The Halakhic impulse is to approach the Aggadah and derive rules from it. Certainly, that is what the rabbis often do. However, if the purpose of the Halakhah is to explain the world around us, it seems to me that the purpose of the Aggadah is to approximate it. Both approaches build worlds inside your head: Halakhah gives you schematics; Aggadah gives you impressionist vistas. Halakhah tells you why you love the painting, but Aggadah is the feeling that you get when you look at it and understand.

The academic impulse is to look at the Aggadah with disdain. Either it is incomplete (without a clear meaing) or it is incompetent (unable to explain itself). Nonetheless, I am deeply jealous of those with skill in Aggadah. President’s Monson’s Octopus trap did more to explain addiction to me than the thousands of morality talks I’ve heard before and since. Elder Holland’s Father in White, looking for his son, taught me more of the Father’s love for me, for us all, than any intense study of 1 Corinthians 13 has thus far. Christ taught in parables, why do I fail to give them the respect they are due?

I cannot speak for others, but I live in stories. I have stories about my childhood, my schooling, my family, my wife. Each story is actually about me, my understanding, my worldview. Every story takes place in my head, much more than it ever took place in the world. And each story is a guess, an attempt to approximate what actually happened, to offer the world through my eyes. I envy Margaret, Tracy M, and Rebecca J their ability to recreate their world for others. I seek to cultivate it in myself. In the meantime, I struggle in my Halakhah, using it to make up for my lack of Aggadah, until such time as I, like my Father in Heaven before me, am capable of creating worlds without end.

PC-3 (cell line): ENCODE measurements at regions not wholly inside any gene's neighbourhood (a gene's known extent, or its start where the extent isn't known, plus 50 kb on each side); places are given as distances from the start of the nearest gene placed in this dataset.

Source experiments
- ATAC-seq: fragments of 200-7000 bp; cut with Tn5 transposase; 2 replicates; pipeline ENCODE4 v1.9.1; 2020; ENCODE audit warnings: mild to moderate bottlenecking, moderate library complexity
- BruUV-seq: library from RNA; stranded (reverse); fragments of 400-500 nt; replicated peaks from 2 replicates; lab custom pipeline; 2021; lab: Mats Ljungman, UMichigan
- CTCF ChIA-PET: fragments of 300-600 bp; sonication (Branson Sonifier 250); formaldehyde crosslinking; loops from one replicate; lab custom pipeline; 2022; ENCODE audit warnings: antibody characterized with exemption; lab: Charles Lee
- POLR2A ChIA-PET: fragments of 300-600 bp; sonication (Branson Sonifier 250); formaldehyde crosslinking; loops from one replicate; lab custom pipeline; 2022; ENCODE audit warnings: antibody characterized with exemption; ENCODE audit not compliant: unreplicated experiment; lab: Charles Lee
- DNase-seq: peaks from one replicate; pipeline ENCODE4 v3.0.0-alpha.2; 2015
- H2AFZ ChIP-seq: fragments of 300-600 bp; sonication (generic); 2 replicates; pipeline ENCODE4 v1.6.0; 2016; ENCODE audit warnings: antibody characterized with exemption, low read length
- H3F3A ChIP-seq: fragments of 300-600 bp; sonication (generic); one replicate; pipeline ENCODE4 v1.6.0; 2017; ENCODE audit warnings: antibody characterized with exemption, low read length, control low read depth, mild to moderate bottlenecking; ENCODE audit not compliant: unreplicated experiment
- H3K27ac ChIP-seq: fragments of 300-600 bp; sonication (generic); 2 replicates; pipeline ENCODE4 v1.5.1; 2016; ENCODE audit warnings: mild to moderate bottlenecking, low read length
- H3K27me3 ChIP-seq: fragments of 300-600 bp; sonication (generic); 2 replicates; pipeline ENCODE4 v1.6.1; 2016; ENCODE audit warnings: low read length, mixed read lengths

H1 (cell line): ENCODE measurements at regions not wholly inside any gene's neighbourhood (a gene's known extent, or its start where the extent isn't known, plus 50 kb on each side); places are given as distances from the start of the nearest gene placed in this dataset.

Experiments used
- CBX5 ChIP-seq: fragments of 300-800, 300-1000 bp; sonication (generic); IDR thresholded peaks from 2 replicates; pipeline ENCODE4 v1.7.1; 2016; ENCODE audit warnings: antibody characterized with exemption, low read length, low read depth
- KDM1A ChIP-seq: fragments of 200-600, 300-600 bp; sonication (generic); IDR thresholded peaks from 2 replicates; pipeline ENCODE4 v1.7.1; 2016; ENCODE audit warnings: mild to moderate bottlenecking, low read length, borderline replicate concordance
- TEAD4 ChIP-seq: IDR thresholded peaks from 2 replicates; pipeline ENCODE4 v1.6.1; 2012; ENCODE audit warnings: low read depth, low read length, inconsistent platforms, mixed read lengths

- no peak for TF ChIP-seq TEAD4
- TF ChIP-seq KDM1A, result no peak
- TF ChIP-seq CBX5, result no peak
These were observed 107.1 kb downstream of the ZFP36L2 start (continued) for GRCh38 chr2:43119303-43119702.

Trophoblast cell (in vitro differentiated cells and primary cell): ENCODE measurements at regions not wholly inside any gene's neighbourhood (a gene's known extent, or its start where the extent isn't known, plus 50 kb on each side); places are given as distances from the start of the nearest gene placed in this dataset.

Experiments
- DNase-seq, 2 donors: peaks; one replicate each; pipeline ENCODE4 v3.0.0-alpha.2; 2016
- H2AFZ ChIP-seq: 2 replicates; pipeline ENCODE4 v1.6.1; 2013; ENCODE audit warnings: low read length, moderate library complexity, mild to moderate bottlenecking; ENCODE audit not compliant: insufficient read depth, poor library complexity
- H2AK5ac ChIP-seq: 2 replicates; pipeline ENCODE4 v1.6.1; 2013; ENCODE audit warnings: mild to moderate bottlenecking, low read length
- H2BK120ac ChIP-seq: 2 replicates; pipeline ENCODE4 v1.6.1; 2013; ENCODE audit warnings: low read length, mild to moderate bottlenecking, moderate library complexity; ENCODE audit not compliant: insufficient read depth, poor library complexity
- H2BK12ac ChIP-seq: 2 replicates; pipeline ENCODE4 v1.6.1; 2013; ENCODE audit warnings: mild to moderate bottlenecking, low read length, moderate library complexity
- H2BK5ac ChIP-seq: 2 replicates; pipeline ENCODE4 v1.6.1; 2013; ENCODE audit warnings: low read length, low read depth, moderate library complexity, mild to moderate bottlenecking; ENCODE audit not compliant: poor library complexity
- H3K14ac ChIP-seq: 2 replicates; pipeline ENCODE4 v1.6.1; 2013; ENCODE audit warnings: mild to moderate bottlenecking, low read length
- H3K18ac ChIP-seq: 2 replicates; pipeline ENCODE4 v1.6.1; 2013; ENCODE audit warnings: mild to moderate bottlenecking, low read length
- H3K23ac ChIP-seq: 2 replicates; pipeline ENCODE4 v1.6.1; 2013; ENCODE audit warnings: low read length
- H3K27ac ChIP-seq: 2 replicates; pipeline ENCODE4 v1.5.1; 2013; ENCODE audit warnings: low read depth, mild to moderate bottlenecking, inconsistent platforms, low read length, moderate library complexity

Comments

  1. Great post, John. I like that we have both Halakhah and Aggadah. (I also like that I know these words now.) I enjoyed reading your explanations and insights here.

  2. This is good stuff John. In working with liturgy in Mormonism, I think that the best framework to understand ritual and worship practices is to understand that there are two partially overlapping liturgical modalities: the folk and formal. For 19th and early 20th centuries, Mormonism was essentially expressed through the folk modality; then in the 1920, there was a tremendous effort to codify and formalize the liturgy (this was anticipated by the great bureaucratic reforms the previous two decades). Still, much of what we do is govern by folk sensabilities – that we close our talks in the name of Jesus; how we pray; how we interact in the body of Christ, etc.